South Africa


Committee grills candidates to sit on Commission for Gender Equality

Committee grills candidates to sit on Commission for Gender Equality

A parliamentary committee interviewed 24 shortlisted candidates for eight positions on the Commission for Gender Equality. Ten names have been recommended.

Over 12 and 13 March, a parliamentary ad hoc committee chaired by Claudia Nonhlanhla Ncube-Ndaba interviewed 12 candidates a day for vacancies in Chapter 9 institution, the Commission for Gender Equality.

The functions of the Commission for Gender Equality include “monitoring and evaluating the policies and practices of government, the private sector and other organisations to ensure that they promote and protect gender equality, public education and information, investigating inequality and investigating complaints on any gender-related issues”, according to the 1996 Commission on Gender Equality Act.


The short-listed candidates varied in terms of their activism. Some were disability rights activists, one was a sexual reproductive health activist while another advocated for the rights of rural women. The youngest candidate was 26 and the oldest 69.

The short-listed candidates varied in terms of their experience in gender justice work. Some had worked in government departments, some had legal experience, others had administration experience — but all professed a passion for gender equality.

CGE Funding

IFP MP Liezl van de Merwe questioned candidates on how they would work around the lack of funding and resources in the commission.

My expertise is in public health so I’m used to working with low resources,” said Tlaleng Mofokeng, a medical doctor who focuses on sexual reproductive health. Mofokeng said sexual reproductive health issues were connected with class and racial inequalities.

Mbuyiselo Botha, who was applying for a further term as a commissioner, said that there needed to be “innovative” ways to gain funding.

We would need to sign MOUs (memorandums of understanding) with donors with the understanding that our independence is sacrosanct,” he said.

Botha was one of the few candidates who said gender issues did not affect women exclusively. His experiences working with community radio, writing for newspapers and co-hosting radio shows meant that he had the knowledge to make the commission’s work accessible.


Many candidates said partnerships were key to ensuring the commission reached communities and was able to make a difference.

Why can’t we go to shows like Skeem Saam and say, why don’t you have an angle on gender? I watch The Queen and they have a trial now; Goodness is being blamed for her rape,” said Ohara Ngoma-Diseko on the ways that media could be used as a tool to teach. Ngoma-Diseko has worked as a chief director in the Department of Public Service and Administration.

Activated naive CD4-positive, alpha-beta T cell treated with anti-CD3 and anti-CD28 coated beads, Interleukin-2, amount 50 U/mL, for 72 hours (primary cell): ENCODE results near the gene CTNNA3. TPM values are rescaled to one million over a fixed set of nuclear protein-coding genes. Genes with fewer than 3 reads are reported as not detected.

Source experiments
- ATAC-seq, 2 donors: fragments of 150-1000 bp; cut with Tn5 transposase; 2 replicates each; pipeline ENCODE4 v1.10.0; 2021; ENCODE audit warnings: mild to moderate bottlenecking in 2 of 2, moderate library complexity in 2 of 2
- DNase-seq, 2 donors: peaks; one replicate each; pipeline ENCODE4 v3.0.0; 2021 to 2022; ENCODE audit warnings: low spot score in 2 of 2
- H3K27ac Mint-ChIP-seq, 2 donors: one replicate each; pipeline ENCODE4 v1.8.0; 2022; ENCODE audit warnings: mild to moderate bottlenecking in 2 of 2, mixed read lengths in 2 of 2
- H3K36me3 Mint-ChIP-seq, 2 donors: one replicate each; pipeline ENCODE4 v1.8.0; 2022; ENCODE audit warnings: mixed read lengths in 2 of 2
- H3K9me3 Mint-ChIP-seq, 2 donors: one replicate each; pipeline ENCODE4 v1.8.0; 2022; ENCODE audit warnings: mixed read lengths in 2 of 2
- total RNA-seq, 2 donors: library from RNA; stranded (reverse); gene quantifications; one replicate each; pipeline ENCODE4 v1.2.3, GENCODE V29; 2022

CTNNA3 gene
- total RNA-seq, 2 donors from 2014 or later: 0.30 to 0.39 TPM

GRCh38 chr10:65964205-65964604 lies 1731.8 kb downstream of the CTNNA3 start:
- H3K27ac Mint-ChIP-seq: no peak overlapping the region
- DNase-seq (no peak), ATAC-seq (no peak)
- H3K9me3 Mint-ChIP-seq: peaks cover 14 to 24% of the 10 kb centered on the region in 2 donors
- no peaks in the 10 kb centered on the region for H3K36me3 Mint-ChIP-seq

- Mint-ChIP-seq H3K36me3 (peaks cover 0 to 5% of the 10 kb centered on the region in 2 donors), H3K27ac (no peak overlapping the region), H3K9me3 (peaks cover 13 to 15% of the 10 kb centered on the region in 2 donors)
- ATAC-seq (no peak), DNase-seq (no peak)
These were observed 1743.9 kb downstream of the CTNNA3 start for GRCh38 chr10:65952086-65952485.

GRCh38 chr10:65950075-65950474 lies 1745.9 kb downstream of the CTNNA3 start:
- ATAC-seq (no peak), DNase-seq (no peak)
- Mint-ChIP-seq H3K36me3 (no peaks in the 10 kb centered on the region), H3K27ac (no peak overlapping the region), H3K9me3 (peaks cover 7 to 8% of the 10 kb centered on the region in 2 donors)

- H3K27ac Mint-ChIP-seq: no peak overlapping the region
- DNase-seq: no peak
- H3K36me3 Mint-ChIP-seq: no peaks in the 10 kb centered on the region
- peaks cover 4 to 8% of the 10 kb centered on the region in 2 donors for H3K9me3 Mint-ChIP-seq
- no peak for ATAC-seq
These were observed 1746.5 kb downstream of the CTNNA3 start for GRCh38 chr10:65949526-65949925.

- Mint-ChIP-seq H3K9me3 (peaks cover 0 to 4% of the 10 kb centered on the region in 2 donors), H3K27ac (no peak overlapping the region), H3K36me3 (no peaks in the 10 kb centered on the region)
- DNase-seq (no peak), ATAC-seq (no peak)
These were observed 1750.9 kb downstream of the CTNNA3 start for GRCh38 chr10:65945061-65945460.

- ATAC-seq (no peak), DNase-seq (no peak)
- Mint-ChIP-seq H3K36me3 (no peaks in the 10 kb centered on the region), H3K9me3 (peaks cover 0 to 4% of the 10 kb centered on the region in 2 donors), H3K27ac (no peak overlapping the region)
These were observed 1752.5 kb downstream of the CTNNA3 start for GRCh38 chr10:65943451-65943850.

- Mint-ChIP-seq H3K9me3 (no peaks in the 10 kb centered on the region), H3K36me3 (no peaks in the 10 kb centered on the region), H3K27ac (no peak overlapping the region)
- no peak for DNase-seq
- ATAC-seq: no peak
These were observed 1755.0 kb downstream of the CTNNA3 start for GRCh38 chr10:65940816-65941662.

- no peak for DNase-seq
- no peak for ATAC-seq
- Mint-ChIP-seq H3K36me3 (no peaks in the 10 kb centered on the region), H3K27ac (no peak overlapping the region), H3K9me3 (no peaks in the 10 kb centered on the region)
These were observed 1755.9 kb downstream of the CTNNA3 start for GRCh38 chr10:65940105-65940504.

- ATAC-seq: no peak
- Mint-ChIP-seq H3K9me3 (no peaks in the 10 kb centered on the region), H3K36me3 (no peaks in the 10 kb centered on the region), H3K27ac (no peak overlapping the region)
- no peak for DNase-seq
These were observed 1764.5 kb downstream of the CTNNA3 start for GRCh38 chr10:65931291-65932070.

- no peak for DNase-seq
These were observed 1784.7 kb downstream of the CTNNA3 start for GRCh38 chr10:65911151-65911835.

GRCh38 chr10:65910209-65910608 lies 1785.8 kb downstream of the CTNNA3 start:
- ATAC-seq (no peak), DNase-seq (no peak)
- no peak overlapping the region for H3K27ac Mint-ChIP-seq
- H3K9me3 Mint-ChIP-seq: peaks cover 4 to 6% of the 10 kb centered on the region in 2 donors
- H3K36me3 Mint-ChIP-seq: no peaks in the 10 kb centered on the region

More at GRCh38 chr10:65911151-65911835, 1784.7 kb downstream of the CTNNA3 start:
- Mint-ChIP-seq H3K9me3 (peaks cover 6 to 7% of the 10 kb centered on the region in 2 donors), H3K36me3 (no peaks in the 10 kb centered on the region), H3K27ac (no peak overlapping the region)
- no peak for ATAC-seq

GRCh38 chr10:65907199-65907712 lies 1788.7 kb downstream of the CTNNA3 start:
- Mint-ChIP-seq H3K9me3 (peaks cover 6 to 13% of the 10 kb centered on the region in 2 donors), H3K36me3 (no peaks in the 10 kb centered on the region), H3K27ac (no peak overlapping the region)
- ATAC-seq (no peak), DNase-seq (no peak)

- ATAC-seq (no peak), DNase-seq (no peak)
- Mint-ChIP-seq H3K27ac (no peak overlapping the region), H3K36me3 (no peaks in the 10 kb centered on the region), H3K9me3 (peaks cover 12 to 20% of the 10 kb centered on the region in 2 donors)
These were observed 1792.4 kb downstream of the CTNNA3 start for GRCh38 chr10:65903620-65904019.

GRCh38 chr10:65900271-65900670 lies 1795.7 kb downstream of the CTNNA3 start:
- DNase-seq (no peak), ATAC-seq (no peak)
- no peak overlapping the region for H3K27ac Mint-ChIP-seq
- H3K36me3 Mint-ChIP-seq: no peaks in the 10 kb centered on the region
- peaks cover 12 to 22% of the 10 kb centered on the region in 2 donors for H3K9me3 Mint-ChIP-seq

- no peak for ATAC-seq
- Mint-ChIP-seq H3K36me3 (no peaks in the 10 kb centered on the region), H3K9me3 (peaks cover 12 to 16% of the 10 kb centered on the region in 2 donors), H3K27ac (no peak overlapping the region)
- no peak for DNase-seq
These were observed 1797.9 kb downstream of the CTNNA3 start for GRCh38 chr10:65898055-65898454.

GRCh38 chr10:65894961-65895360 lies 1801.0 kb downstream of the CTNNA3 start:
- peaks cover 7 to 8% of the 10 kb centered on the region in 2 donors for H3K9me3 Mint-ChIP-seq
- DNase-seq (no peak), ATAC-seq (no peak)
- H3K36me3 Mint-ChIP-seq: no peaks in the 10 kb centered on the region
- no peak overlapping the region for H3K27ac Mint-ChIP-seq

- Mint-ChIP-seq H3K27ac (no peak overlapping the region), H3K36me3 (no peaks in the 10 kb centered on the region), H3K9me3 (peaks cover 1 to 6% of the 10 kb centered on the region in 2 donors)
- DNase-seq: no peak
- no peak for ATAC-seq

Ngoma-Diseko said she had experience with managing people and understood gender issues.

Others candidates said working with the Department of Education and having school content that taught children about gender would help bring about change.

Candidates were questioned about their thoughts on “perceptions of duplications of mandates” between the Department of Women and the Commission for Gender Equality.

Bhekizenzo Tembe, an advocate who has worked for the KwaZulu-Natal Department of Education, said this was “a weak argument”.

It’s like arguing because there’s a family advocate in the Department of Justice there’s no need for social workers in the Department of Social Development.”

Asked what could be done to speed up gender-based violence cases, Tembe said:

Organs of the state are obliged to help (the Commission for Gender Equality) with its mandate.”


EFF MP Dr Suzan Thembekwayo asked most candidates how they would change the mindset of the population about gender equality.

Many said this needed to begin with targeting children from a young age. Botha, who has worked with men and boys, emphasised that it would be “remiss to not have men involved; they are the gatekeepers of patriarchy”, and it was crucial that men and boys worked as allies in the fight for gender equality.


We are not going to be feminist, we need to do what this Chapter 9 institution requires us to do,” said Ncube-Ndaba, on Thursday, 14 March, when the committee met to deliberate on who they would recommend as commissioners.

The committee recommended 10 names for the eight positions. After Parliament has completed its selection process this week, the final appointments will be made by President Cyril Ramaphosa.

The 10 names are: Lindiwe Octavia Ntuli-Tloubatla, Jennifer Smout, Mbuyiselo Botha, Tlaleng Mofokeng, O’Hara Ngoma-Diseko, Nomasonto Grace Mazibuko, Dibeela Gertrude Mothupi, Busisiwe Deyi, Bhekizenzo Tembe, Priscilla Lynnette Fundisile Nzimande. DM


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